Rams great Isaac Bruce shares his thoughts on the city of St. Louis and his old team’s return to Los Angeles.
Isaac Bruce has been through this drill before. The former Rams great, a centerpiece of The Greatest Show on Turf, was a rookie in 1994, the last season the Rams played in Los Angeles. Bruce spent 13 seasons of his illustrious 16-year career in St. Louis, eclipsing 15,000 receiving yards, 1,000 receptions and most importantly, earning a Super Bowl ring with the 1999 team. He remains a community pillar in the region.
As Aaron Donald, Todd Gurley and the current roster of Rams prepare to migrate to Los Angeles, Bruce shares his unique perspective of having made the reverse trip. He also reflects on St. Louis as a city and explains why this isn’t a final goodbye for local fans.
Melissa Jacobs: What was your reaction when you heard the news that the Rams were heading back to Los Angeles?
Isaac Bruce: I can’t really say I was shocked. Probably the last two years it’s been a cloud of “maybe the Rams will go back.” I saw what that did, leaving L.A., especially to the Melonheads and die-hard Rams fans there. I also saw what happened when we got to St Louis. It was packed stadiums. Fans were very hungry for football. They were very knowledgeable. They were there through a lot of downs and at the mountaintop. It’s bittersweet.
It’s a reminder that the business part of what we do has to be taken care of. It’s unfortunate that feelings and emotions have to be pushed to the side.
MJ: Do you feel like St. Louis fans provided enough support?
IB: I do. Honestly, I do. From the governor to the politicians to the fans themselves, the public funds that were available were impressive. $200 million is a lot of money. To put something together in that short amount of time and have it sealed, it showed the fortitude, the courage of the people to keep football.
MJ: Has it been hard to see the empty stadiums the past few years?
IB: It’s been very hard. I knew what could be in that stadium. I’ve experienced great times in that stadium with fans to the rafters. Tickets used to be hard to come by. Just to see opposing fans’ jerseys all over the place, that was kind of sad.
MJ: One of the knocks you would hear about St. Louis as a football town is that it was a baseball town first. Did you feel that?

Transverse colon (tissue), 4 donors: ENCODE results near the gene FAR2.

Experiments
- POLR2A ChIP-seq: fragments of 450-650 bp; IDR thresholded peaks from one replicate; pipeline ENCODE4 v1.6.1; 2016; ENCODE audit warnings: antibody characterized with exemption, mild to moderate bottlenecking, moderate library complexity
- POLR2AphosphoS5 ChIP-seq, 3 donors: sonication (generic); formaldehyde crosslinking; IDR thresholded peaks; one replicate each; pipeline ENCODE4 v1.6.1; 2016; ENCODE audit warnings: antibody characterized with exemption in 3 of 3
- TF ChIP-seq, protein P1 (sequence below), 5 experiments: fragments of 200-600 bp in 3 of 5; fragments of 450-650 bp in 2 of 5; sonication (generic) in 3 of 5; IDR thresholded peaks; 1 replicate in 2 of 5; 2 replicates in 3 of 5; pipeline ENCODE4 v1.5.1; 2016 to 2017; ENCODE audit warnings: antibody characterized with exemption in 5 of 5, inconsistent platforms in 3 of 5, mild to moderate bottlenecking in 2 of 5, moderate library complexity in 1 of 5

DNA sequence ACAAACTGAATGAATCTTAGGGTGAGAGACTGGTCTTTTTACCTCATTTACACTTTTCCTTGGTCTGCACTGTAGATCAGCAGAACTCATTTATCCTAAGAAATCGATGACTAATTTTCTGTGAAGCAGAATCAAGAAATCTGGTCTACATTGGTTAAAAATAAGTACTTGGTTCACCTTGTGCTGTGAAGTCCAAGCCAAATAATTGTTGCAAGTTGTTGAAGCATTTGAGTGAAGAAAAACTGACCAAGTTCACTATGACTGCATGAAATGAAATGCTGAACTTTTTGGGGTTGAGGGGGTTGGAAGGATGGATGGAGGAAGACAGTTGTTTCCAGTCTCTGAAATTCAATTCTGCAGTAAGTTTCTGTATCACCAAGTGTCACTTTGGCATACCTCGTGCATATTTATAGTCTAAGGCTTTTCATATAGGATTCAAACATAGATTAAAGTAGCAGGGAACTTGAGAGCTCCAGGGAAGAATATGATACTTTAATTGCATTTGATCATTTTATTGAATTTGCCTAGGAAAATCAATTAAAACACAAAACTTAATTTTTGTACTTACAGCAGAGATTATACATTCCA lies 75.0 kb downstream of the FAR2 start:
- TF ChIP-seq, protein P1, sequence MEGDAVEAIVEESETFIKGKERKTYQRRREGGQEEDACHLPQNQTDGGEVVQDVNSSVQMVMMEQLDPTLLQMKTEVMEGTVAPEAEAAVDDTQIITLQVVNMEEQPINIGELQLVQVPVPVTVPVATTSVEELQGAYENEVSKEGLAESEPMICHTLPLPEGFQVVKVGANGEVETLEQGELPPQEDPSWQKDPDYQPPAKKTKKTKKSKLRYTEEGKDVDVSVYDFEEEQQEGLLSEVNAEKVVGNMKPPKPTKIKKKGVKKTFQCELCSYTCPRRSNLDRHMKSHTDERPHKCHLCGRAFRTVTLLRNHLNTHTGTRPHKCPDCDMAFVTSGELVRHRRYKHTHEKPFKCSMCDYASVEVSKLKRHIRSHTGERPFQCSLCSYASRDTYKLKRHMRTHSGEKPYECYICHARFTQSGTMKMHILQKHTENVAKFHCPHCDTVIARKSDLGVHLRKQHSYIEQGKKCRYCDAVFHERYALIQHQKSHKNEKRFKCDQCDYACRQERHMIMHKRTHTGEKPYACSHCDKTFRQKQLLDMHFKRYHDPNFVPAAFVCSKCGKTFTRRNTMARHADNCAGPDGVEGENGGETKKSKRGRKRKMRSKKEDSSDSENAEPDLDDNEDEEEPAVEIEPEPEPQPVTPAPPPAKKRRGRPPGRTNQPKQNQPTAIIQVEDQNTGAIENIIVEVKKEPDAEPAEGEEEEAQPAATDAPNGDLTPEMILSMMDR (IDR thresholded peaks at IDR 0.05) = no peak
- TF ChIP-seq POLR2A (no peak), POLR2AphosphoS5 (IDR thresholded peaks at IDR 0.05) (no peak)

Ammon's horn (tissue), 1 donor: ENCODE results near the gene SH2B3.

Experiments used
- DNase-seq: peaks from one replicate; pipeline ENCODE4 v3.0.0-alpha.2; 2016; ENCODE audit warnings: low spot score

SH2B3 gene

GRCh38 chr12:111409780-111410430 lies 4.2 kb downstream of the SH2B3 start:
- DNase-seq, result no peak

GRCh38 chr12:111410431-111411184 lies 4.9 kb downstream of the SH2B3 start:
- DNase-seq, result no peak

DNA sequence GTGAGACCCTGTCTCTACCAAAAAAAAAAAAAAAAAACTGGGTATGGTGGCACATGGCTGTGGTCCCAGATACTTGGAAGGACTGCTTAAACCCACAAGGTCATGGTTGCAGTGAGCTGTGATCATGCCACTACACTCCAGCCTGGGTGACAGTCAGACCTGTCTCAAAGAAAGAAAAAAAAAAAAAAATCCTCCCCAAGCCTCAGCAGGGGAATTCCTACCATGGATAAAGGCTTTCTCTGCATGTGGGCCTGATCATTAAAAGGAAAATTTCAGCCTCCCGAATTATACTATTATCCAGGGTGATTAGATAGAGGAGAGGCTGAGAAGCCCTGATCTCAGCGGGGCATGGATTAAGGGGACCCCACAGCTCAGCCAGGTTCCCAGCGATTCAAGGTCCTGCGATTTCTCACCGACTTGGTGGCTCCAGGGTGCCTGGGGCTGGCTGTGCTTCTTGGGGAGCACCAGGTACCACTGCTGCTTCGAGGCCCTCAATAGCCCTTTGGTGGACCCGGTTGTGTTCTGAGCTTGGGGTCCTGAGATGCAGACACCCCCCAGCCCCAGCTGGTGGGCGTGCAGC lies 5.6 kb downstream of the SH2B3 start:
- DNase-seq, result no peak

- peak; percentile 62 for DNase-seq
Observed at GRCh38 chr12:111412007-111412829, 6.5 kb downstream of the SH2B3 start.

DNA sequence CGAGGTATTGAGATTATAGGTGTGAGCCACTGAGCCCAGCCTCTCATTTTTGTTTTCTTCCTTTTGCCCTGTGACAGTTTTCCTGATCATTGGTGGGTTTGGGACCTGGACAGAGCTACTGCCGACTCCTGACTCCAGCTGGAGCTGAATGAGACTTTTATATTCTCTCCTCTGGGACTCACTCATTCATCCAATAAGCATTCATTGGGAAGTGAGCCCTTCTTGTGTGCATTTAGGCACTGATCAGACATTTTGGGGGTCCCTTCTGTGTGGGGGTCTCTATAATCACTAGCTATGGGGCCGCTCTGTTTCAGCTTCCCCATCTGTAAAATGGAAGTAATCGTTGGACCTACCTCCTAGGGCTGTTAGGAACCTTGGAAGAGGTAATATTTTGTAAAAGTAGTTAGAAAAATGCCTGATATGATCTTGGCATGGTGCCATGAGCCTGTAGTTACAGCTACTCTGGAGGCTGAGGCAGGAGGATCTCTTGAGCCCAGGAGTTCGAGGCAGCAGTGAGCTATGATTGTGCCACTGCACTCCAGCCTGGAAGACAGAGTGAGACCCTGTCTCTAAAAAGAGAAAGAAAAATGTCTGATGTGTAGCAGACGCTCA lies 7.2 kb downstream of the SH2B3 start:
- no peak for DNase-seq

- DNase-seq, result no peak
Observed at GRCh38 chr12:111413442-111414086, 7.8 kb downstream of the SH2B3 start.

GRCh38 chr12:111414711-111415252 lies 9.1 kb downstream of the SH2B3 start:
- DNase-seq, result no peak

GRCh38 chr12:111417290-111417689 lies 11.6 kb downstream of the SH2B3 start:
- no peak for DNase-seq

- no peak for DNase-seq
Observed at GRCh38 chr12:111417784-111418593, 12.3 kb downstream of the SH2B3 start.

IB: When we first got to St. Louis, it was pandemonium. It leveled off at one point around when Mark McGwire started doing his thing with the Cardinals. The product is important, and it will be in Los Angeles as well. People like winning. Players like winning. Fans like winning. I like winning.
MJ: How would you describe the emotional connection between the citizens of St. Louis and the Rams?
IB: They experienced the lows and highs when we were rolling. St. Louis was a hard place [for teams] to play when we were winning. You couldn’t hear because of the fans being so loud. They made it easier for us. They were on a first-name basis with us. They showed up at every event, supported the foundations that we had. It was a love affair.
MJ: Speaking of foundations, the Isaac Bruce Foundation, which touches the lives of so many, is based in St. Louis. How beneficial has it been to have an actual NFL team there, and are you concerned about any adverse effect the move will have?
IB: What we do is God ordained, and we’re there to make a positive impact in the city of St. Louis and will continue to do that. We expect growth and expansion. My plan when I started this in 2006 was to spill out to other cities, and now we have a platform in Los Angeles.
MJ: I can see how it’s a great opportunity.
IB: Of course. As a franchise, we started in Cleveland, went to Los Angeles, then to St. Louis and back to Los Angeles. We’re a Ram Nation. We’re a Ramily. A Rams family. Every city celebrated the Super Bowl in ’99. Every city we were in, they considered themselves Rams fans. I don’t see that changing.
MJ: How difficult was it for you to relocate from Los Angeles to St. Louis in 1995?
IB: You’re talking about a 21-year old coming to St. Louis. I was very immature. I think it probably extended my career being in St. Louis versus being in L.A. at that time.
I had spent two years prior at the junior college in L.A. and then go to St. Louis, a place I didn’t know at all. I didn’t know what to expect. I had a really good feeling about Los Angeles at the time. I only knew cost of living would be a little lower in St. Louis.
MJ: A little?
IB: Yeah, more than a little bit. So that was a big plus. Other than that, emotionally, it’s hard to see what this does to the fans. My heart is with them and what they gave us. Unfortunately, sooner or later, I don’t want to say this will blow over, but a lot of people will forget about it and it’s going to be exciting in Los Angeles.
MJ: How do you feel about [Rams owner] Stan Kroenke?
IB: It takes a strong leader to make tough decisions. You have to do mathematics, add some things up. He’s a native Missourian, named after two great Cardinals players. My message is that I’m a Ram for life. I want the best for my organization. I want football people who can take football players and mold them so we can have a winner. Ultimately I think Mr. Kroenke did what was best for the organization. And he did what was best for him.
MJ: Do you think St. Louis will have another football team?
IB: I think it’s a great city. I would hate to see other teams use St. Louis as a place where they threaten to land if they don’t get what they want in their city. I can see the city with another team, an expansion team, so they can really establish their own roots, their own legacy and be successful with it.